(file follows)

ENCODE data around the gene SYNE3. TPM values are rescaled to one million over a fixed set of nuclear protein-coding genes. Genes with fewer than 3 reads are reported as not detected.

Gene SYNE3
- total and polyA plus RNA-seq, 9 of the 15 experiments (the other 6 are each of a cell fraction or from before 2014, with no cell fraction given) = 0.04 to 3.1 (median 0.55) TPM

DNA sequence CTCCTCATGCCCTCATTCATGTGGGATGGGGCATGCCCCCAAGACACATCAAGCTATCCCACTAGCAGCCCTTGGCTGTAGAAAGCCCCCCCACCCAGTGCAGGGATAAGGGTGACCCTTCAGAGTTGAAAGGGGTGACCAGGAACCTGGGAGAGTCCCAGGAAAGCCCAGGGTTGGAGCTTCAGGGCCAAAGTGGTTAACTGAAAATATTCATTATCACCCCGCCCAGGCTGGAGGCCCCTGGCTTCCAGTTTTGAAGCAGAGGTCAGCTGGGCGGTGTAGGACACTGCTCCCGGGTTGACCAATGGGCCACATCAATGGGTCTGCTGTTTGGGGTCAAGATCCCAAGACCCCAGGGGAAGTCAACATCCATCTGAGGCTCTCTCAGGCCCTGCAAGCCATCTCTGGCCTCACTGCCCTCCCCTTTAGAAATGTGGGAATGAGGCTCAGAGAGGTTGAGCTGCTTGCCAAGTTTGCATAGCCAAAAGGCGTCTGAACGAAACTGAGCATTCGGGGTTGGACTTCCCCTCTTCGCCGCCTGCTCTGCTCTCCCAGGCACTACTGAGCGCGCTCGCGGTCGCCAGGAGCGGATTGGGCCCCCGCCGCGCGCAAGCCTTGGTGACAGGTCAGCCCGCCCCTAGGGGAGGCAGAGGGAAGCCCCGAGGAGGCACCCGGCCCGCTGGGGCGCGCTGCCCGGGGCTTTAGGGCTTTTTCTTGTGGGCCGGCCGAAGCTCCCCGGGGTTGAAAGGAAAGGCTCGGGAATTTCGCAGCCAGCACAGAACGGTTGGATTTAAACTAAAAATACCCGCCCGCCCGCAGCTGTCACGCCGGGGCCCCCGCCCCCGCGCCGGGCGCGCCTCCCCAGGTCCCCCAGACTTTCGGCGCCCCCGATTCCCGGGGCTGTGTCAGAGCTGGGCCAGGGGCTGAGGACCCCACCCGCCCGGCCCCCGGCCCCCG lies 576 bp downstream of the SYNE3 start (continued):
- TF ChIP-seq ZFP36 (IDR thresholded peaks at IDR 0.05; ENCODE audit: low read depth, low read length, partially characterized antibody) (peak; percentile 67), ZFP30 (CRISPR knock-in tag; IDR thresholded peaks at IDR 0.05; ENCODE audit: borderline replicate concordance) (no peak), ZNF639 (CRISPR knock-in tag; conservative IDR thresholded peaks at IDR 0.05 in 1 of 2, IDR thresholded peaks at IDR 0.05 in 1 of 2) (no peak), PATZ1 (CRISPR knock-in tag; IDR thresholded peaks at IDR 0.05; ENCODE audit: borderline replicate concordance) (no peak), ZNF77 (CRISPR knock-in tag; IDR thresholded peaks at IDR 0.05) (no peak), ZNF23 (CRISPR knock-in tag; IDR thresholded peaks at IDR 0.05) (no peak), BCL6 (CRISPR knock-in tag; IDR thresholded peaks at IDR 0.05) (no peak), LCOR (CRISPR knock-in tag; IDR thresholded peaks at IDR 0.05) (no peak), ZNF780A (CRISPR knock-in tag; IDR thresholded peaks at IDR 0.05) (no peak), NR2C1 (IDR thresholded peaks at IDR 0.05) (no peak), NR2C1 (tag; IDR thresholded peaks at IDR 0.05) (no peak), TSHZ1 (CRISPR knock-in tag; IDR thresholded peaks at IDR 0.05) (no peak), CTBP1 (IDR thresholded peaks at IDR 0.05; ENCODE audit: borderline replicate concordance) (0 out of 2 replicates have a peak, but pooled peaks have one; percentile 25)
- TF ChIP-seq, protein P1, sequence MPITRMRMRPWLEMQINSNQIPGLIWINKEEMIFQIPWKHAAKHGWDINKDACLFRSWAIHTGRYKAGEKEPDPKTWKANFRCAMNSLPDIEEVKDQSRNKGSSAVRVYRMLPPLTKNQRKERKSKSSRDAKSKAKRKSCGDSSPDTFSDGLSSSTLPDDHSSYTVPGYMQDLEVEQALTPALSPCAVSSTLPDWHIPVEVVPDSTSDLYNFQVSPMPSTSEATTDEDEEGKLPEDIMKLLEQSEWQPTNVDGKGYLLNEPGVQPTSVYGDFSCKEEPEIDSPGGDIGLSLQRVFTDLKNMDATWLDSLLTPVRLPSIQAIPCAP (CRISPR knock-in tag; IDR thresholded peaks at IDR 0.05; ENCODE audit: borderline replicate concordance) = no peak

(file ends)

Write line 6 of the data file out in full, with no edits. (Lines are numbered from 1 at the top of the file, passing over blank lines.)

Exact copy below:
- TF ChIP-seq, protein P1, sequence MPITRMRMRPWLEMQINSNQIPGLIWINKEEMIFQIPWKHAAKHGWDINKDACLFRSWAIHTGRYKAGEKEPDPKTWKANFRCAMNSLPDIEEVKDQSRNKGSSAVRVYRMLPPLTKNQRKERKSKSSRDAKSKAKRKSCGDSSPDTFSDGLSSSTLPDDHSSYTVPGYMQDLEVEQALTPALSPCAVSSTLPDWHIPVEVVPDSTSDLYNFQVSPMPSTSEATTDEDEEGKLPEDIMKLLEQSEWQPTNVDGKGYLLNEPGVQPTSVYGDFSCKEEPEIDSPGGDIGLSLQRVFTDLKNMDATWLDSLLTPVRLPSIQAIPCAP (CRISPR knock-in tag; IDR thresholded peaks at IDR 0.05; ENCODE audit: borderline replicate concordance) = no peak